Year of the Dog: Will the US Treasury curve invert?

In the latest Year of the Dog prediction question, AsianInvestor questions whether the US Treasury curve will invert, and herald a potential economic recession.
Year of the Dog: Will the US Treasury curve invert?

For the third Year of the Dog outlook question, we decided to tackle one of the US financial markets largest predictors: an inversion of the US Treasury yield curve.

Often seen as a harbinger of an economic downturn or outright recession, a Treasury curve inversion gets people nervous. And with US interest rates rising once more, the potential for such an inversion seems higher than in a decade. We asked economists their view as to the likelihood of this taking place: 

Will the US Treasury yield curve invert?

Answer: No

One of the fabled portents of a US economic recession is the inversion of the country’s yield curve. Typically when the two-year Treasury yield is wider than that of 10-year, the end is, if not nigh, then six to 10 months away. 

It’s led the inversion to hold a special reverence among economists. And with the Federal Reserve back into a rate-hiking mode and the US economy growing healthily, many market observers wonder whether this particular harbinger of recession will emerge. 

So far the signs do not look obvious. A certain amount of flattening of the yield curve is possible, even though the difference between two and 10-year Treasuries was only 60 basis points (bp) as of January 31. 

Many economists feel three 25bp rate hikes are in the offing this year, with the first one to come in February. This would be in line with the number witnessed in 2017, and would end with rates at a more normal area than the US has experienced over the past decade. 

The rate hikes will pressure the entire yield curve, although it had already risen as of January 31 over inflation fears. Economists feel the 10-year Treasuries could end the year somewhere between the end of January’s 2.74% yield and 3%. 

It’s possible that as the year spools out the yield of two-year yields will rise slightly more than this rate. They rose above the 2% level for the first time in nearly 10 years on January 12, and could end the year around 2.5% to 2.6%. But an inversion does not appear particularly likely, with the US economy looking set to grow by 2.3% to 2.5% this year and inflation still trending under the Fed’s 2% target.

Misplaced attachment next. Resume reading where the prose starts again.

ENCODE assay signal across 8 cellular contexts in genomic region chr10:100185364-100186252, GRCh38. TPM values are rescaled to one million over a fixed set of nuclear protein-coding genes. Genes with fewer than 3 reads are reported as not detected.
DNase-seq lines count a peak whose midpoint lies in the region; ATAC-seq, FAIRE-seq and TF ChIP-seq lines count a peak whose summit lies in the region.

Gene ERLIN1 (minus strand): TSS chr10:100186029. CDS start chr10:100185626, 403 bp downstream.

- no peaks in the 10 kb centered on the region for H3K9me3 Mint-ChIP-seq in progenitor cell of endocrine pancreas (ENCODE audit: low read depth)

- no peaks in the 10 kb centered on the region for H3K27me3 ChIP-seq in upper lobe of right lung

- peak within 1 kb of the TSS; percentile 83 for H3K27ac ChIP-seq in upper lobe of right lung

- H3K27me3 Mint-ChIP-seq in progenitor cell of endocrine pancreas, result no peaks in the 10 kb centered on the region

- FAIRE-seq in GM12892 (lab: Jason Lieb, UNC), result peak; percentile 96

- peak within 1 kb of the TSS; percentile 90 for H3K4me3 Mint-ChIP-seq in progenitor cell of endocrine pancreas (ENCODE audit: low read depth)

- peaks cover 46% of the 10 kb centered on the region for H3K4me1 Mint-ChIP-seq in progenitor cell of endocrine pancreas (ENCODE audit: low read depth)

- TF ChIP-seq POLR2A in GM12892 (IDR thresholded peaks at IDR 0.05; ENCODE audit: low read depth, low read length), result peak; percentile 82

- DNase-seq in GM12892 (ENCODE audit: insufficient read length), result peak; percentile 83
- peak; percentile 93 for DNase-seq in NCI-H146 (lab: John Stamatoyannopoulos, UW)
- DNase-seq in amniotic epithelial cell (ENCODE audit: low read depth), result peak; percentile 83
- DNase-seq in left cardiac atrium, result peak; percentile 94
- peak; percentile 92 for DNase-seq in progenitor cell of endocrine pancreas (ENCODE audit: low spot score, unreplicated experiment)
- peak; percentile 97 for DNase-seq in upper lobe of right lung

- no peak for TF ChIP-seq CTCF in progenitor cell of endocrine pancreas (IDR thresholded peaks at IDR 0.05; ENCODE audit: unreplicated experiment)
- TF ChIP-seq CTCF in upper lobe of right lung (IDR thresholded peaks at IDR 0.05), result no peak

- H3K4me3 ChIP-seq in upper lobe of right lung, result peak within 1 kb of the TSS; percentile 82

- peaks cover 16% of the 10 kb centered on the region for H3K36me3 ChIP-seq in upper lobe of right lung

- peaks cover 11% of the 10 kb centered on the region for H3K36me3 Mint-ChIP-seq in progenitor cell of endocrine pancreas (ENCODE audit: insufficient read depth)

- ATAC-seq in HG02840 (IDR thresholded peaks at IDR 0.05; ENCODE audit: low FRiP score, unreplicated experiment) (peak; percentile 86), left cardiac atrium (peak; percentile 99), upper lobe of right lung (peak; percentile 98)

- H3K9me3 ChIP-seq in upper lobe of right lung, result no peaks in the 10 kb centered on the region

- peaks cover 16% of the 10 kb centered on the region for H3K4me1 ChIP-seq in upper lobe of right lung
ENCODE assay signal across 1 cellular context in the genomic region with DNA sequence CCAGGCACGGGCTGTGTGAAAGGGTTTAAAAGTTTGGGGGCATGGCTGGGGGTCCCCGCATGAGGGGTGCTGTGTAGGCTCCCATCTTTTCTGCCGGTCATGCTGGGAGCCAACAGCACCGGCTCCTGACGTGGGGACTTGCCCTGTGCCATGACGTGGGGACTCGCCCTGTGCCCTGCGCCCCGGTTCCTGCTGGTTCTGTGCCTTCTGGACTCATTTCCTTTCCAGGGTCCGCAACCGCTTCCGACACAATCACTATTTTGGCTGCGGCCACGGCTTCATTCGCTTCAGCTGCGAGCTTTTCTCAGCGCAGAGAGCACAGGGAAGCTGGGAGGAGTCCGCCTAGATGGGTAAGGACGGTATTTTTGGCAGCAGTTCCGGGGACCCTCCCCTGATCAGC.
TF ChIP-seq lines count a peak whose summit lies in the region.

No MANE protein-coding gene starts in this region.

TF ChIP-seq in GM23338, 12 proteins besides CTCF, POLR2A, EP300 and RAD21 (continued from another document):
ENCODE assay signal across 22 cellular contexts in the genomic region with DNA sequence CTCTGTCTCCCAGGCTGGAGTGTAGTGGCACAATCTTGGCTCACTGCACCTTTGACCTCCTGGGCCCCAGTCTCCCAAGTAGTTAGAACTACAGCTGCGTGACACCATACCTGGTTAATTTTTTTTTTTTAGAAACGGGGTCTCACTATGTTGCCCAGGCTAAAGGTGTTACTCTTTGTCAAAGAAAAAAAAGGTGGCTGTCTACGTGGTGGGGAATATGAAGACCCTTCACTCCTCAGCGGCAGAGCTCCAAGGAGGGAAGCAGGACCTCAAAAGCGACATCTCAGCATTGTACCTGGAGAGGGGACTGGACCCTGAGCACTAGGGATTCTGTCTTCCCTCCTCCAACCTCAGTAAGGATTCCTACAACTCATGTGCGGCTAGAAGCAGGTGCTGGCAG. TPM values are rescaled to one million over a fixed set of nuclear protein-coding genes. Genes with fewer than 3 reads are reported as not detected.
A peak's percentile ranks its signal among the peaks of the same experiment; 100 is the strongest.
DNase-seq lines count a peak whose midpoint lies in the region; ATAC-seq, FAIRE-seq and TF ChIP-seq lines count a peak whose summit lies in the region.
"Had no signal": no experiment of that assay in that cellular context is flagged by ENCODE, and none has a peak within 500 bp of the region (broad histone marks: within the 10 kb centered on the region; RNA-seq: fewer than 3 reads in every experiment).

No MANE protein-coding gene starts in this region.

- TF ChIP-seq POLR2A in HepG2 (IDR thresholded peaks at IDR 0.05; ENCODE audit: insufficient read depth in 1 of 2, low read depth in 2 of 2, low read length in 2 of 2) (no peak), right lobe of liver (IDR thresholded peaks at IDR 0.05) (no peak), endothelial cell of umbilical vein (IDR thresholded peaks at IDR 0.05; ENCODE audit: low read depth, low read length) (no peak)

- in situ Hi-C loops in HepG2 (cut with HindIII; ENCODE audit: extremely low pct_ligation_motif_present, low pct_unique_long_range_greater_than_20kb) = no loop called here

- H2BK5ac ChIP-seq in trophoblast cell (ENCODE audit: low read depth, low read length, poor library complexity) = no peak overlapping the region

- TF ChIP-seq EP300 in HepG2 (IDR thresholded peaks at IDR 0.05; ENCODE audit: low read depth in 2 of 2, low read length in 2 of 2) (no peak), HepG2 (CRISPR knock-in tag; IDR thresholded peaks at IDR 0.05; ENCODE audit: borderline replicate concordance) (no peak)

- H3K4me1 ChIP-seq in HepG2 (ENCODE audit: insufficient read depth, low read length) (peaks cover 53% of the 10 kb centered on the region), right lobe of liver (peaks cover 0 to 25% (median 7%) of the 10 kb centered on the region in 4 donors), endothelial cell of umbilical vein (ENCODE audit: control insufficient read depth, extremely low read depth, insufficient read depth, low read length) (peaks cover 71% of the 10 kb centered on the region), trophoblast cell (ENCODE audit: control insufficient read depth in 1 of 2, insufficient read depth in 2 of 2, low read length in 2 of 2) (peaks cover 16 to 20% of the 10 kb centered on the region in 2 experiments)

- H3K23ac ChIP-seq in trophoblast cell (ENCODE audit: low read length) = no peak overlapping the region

That said, a yield curve inversion is not beyond the realms of possibility. Were energy prices to begin spiralling upwards, perhaps due to new conflicts among fossil fuel producing nations in the Middle East, inflation could grow faster than assumed, and cause quicker rate hikes. Economists note that it’s also possible the food prices, which are currently low, could surprise on the upside.

As things stand at the beginning of the Year of the Dog, the chances are higher that the US Treasury yield curve will be flat, but marginally inclined. And it’s best to remember that an inversion doesn’t mean a recession is imminent. There is usually a multi-month window before the music stops. 

There may not even be an inversion next year. Few economists predict the US economy will shrink in 2019 (most think the 2.3% growth rate is most likely), despite the fact it will have then been over a decade since it began growing once more—the longest sustained period of growth on record. 

But worrying signs will be accumulating. The US government is spending beyond its means, and its newly passed tax cut will only exacerbate this. That means more borrowing and bond issuance, and higher debt repayment costs. And the government wants to spend yet more money on the military, and has said it will put capital to work in areas like infrastructure too. That could hasten inflation and deteriorate public finances.

The US economy doesn’t have any immediate recessionary fears, but it is building itself bigger problems for the years to come. 

Previous Year of the Dog predictions:

Will Donald Trump still be president at the end of 2018?

What will be the best performing asset class, on a risk-adjusted basis?

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